Briton suffers first defeat of his career having been stopped in the ninth with a full-blooded one-two by unheralded Mexican
Josh Warrington’s return to the ring after vacating his International Boxing Federation featherweight title ended in a brutal ninth round knockout for Mauricio Lara, the unranked 22-year-old Mexican, and will likely have serious consequences for the Leeds fighter’s career.
The move to vacate the belt in order to challenge the division’s other world champions backfired horribly for a number of reasons, though the old adage that you should ‘expect the unexpected’ was in full flow at Wembley Arena as live boxing made its return after a two-month enforced lay-off due to the national lockdown.
Warrington had been out of the ring for 15 months, and his inactivity, something many fighters are having to cope with at the moment, was clear to see. The former champion’s strategy of trading leather from the opening bell against a fighter eight years his junior proved to be reckless when he was floored in the fourth round having left himself open.
Should referee Howard Foster have stopped the contest then, with Warrington’s senses scrambled and the boxer clearly in deep trouble? Ordinarily, yes, but factor in his staying power shown many times in past fights, and the facts he was the home fighter and a world champion, and it’s easy to understand Foster’s thinking.
The five further rounds that Warrington battled on for – using his fitness, instincts and champion’s heart to keep him in with a slim chance of turning the fight around – may cost his future career and health dear. But Sean O’Hagan, his trainer and father, could also have thrown the towel in at any point from the fourth round on. He is the man who knows Warrington best.
The defeated favourite was examined ringside, given oxygen by ringside medics, and was subsequently transported away from Wembley for more checks at hospital.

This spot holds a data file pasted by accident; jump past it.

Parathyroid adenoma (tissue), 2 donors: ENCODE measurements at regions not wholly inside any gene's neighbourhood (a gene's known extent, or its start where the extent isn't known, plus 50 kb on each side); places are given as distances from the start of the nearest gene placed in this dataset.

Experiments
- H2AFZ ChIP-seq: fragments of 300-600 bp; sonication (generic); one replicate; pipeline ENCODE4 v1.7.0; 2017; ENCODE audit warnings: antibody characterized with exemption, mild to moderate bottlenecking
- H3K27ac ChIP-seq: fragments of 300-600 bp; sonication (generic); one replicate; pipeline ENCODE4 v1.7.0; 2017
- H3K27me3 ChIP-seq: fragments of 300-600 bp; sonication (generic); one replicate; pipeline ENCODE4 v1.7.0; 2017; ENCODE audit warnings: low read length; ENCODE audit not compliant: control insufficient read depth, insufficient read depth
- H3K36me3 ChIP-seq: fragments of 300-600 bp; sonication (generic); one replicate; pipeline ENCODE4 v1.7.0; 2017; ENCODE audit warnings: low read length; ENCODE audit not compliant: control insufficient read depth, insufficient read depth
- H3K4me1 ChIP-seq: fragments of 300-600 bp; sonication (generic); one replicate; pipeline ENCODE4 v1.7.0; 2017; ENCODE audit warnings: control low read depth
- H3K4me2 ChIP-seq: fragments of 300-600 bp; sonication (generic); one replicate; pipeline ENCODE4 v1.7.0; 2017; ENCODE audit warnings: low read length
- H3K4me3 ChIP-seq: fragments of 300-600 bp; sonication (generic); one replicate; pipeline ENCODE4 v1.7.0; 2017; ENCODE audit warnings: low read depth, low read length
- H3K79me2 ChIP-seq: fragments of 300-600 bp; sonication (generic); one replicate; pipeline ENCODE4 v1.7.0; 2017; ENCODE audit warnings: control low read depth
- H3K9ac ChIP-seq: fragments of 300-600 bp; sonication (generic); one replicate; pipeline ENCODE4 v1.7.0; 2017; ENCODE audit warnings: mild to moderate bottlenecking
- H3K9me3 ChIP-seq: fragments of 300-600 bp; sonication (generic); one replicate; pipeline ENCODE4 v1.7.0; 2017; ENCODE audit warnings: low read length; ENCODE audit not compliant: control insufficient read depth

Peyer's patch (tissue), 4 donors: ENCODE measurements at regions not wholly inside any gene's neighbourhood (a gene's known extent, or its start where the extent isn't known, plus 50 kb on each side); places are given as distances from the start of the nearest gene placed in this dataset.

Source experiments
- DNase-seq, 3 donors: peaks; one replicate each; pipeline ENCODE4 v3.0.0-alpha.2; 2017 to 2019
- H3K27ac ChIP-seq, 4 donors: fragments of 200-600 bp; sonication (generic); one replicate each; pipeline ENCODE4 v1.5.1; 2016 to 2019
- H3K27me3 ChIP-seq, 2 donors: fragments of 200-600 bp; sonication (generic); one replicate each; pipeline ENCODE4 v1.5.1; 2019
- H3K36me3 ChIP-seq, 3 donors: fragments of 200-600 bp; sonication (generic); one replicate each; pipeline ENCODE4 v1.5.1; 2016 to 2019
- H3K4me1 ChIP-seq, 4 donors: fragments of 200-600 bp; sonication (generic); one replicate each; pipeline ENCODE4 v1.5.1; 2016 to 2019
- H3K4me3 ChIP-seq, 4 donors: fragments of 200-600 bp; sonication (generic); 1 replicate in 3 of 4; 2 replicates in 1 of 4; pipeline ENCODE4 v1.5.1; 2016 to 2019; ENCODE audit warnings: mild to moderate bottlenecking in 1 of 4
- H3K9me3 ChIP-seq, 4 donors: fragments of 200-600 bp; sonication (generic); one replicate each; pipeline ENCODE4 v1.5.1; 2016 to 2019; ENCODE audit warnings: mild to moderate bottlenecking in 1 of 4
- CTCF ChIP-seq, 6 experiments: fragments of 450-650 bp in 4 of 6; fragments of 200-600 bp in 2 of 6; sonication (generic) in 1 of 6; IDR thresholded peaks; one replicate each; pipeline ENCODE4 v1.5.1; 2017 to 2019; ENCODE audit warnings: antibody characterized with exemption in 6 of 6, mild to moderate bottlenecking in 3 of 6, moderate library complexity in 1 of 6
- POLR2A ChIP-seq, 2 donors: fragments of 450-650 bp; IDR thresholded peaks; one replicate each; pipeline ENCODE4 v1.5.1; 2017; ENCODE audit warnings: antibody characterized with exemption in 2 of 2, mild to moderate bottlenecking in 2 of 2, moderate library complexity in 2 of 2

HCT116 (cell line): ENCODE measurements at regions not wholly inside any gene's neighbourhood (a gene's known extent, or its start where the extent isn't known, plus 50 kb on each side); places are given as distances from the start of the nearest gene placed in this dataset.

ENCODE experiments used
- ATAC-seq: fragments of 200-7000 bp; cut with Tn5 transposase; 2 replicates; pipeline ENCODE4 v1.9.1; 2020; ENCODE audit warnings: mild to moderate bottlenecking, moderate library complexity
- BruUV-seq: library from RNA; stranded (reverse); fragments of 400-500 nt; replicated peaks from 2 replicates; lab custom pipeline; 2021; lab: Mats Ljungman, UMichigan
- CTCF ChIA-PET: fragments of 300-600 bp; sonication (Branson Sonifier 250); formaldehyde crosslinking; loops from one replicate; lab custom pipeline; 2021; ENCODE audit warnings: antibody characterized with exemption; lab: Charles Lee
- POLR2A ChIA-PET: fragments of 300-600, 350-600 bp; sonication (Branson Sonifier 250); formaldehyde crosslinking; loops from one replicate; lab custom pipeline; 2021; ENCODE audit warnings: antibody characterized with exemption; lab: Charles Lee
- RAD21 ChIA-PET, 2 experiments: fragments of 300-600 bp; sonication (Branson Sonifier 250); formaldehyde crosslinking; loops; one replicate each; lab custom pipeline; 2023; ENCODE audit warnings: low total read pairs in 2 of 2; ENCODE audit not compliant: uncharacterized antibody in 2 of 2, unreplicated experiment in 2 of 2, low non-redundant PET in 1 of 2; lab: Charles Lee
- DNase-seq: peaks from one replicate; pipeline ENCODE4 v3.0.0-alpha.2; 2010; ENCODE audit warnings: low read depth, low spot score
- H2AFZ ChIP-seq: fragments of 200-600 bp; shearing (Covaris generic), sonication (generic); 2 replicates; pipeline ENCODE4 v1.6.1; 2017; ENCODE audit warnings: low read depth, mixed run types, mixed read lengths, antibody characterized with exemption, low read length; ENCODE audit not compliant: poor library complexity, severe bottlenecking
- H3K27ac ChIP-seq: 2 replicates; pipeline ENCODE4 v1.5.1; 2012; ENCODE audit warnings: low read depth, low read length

Perhaps Lara’s fighting sobriquet of ‘Bronco’ – meaning wild horse in Spanish – should have been a warning sign against meeting the Mexican head-on. Lara had also knocked out 15 opponents in 21 previous victories. Warrington is a smart fighter – and not a power puncher, evidenced by just seven KOs in his 30 victories – and easing his way into the contest would have been far more sensible than going for it from the start.
For Lara, not even ranked in the top 15 by any of the four world sanctioning bodies before the fight, the victory propels him now as a dangerous name in the 126lb division. The options offered by promoter Eddie Hearn to Warrington include a rematch with Lara, though that wouldn’t be for several months, and is arguably ill-advised straightaway.
Having lost for the first time in 31 contests in an 11-year career, Warrington – who fought back bravely on Saturday – will have to rebuild his ambition to pursue the division’s other world champions – Gary Russell Jr, Can Xu and Emanuel Navarrete.
It was not a great night for the boxing officials overall. Earlier at the SSE Arena Zelfa Barrett faced the toughest examination of his career against the vastly experienced Kiko Martinez, retaining his IBF Intercontinental super-featherweight title. But the victory came by dint of a hugely controversial points victory – 118-111 twice and 116-113 – in a contest in which the Spaniard was consistently the aggressor, and looked to have won the fight.